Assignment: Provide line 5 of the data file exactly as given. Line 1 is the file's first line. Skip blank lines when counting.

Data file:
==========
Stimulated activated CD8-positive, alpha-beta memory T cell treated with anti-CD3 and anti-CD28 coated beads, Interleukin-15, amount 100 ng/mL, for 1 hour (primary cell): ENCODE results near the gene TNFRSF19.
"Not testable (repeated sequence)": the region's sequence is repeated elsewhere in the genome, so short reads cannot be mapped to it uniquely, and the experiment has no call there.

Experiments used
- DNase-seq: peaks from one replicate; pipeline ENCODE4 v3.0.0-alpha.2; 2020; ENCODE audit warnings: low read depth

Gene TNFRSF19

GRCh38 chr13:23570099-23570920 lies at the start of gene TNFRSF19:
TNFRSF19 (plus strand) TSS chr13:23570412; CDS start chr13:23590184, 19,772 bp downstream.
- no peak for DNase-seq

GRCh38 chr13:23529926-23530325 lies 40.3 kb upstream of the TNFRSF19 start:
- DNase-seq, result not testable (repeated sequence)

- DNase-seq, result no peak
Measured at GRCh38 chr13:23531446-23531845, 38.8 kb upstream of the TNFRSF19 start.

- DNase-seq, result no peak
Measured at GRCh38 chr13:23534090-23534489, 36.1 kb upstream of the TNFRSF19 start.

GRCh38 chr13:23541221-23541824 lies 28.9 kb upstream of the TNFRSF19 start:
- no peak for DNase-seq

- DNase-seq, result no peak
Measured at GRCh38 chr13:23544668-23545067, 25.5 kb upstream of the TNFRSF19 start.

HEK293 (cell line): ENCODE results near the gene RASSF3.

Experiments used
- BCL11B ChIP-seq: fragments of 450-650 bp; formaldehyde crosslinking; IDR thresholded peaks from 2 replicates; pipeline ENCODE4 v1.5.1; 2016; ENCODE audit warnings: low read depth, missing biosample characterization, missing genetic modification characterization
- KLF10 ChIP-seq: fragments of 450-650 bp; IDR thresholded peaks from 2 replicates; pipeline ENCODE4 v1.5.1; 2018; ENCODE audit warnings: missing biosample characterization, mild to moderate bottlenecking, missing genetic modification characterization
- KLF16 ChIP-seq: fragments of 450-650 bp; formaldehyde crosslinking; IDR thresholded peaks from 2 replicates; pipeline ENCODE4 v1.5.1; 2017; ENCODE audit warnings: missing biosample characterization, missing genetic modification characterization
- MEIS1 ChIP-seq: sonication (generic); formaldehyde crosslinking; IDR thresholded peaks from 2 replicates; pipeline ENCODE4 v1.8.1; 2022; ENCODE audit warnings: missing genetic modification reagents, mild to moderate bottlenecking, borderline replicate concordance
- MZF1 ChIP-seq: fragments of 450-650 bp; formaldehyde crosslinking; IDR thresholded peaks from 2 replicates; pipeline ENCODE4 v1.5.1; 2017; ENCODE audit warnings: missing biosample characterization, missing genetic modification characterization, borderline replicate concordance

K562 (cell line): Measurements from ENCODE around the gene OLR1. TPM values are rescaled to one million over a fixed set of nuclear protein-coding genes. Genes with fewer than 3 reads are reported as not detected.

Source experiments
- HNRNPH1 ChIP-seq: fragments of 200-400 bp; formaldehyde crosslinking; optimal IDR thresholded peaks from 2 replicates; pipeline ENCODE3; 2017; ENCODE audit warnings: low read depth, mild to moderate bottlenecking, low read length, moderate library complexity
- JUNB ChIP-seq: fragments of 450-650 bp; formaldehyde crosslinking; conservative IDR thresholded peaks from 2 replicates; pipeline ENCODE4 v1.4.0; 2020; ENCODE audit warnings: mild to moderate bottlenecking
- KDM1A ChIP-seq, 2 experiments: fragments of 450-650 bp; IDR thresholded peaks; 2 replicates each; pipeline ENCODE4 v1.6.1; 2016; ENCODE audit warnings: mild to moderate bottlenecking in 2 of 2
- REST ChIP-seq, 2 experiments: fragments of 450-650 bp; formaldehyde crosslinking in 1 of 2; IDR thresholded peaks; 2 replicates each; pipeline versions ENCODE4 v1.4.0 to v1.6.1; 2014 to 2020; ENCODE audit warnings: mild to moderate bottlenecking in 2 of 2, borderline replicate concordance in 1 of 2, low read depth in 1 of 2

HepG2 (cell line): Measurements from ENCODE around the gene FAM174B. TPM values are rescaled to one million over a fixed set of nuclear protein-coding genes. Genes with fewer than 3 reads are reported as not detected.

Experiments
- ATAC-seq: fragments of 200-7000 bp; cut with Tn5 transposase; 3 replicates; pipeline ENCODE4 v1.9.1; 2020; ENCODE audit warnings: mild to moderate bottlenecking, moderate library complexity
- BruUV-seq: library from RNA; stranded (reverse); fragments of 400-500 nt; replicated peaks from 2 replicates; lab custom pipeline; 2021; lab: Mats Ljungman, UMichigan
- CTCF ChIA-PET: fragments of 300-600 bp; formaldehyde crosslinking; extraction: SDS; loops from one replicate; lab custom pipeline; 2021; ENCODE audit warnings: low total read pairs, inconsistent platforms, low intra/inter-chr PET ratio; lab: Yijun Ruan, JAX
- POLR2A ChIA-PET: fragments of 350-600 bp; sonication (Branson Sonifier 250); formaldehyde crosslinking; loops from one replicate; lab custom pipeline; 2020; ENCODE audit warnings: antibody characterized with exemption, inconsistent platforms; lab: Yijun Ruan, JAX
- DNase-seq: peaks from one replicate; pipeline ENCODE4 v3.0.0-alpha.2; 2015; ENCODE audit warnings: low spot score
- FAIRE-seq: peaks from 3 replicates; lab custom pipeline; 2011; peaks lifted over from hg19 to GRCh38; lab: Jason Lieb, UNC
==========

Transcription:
Gene TNFRSF19